Caring for Aging Loved Ones and Memory Loss
Has your elderly loved one told you the same story for the third time? Called you by the wrong name? Forgotten where the car keys are?
We might say these are “senior moments” and chuckle.
The brain, like any other muscle, wears down and needs activity to stay in shape. Memory loss and brain fog are part of the aging process. However, when social isolation, sleep disruption, poor nutrition, lack of mobility, and/or declining physical health are added in the mix, your loved one may be experiencing something more serious.
One in four older adults will struggle with issues of depression, anxiety, and dementia. Additional support and treatment may be necessary. Since mental health is so closely connected to physical health and resiliency, it is especially important for those more vulnerable to disease to seek interventions early.
Simple interventions can include:
Socializing more frequently
Learning a new skill
If there are noticeable changes in your loved one’s behavior—memory loss combined with despondency, weight loss, or increased anger for example—there are a few things you can do.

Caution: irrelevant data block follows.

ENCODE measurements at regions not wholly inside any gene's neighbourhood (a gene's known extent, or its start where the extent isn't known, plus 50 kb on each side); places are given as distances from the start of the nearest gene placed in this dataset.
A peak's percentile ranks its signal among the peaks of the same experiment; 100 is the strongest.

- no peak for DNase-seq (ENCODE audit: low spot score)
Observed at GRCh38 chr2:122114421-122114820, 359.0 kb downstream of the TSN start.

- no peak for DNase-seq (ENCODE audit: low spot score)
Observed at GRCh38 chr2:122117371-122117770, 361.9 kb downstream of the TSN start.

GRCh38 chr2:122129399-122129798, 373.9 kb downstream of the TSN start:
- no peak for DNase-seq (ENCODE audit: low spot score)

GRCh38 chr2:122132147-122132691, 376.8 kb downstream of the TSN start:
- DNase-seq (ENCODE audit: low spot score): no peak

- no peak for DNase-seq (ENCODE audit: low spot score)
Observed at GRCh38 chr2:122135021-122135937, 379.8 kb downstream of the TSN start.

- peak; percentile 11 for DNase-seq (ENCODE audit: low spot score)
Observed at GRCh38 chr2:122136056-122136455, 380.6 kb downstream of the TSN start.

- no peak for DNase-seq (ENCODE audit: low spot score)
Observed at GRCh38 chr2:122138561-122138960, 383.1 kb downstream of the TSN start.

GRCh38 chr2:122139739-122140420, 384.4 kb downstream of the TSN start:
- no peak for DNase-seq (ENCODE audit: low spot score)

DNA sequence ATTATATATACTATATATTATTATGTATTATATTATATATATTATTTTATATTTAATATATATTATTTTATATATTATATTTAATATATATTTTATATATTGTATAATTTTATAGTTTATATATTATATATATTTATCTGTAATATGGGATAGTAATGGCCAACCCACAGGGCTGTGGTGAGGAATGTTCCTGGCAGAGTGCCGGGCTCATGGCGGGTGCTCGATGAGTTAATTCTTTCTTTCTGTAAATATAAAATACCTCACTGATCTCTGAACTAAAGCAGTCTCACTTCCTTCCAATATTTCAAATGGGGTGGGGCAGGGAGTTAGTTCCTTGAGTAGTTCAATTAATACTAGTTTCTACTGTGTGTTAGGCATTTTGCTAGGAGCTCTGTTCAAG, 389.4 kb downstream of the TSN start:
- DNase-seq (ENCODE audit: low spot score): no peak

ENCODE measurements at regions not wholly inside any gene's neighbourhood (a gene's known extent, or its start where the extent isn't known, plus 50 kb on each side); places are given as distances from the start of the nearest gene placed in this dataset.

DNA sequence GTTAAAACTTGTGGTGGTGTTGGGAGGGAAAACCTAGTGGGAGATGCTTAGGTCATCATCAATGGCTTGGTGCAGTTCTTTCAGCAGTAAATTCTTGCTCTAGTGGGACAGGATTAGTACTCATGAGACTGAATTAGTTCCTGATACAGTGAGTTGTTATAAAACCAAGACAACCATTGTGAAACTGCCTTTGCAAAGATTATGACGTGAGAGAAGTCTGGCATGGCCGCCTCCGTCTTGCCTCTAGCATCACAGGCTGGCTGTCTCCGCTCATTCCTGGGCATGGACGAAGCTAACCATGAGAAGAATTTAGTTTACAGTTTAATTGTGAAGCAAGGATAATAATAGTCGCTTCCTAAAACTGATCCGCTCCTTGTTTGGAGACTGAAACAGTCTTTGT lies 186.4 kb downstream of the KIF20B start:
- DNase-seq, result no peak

Start with a conversation. Ask your loved one how they are feeling and listen carefully to their answers. You can support lifestyle changes to reduce stress, improve social interaction, or nutrition.
Engage a social worker. Conversations about health and emotion can be difficult, especially with an aging parent who worries they will become a burden or lose independence. A social worker with expertise in older adults can help. They have extensive knowledge of resources in your community geared toward improving the lives senior citizens. Social workers specializing in memory care will provide coping strategies and exercises for memory loss.
Talk to a doctor. If the issue is physical, medical treatment may be necessary. A doctor can conduct an evaluation and recommend next steps. A therapist specializing in geriatric psychiatry may also be recommended.
Take care of yourself. Caring for aging loved ones can be mentally and physically taxing and might trigger difficult emotions. The adage that you can’t help another without helping yourself is especially apt for caregivers. Joining a caregiving support group or seeking out one-on-one therapy are also important for the caregiver’s mental health.
The important thing to remember for you and your loved one is that there is help if you need it. You are never alone.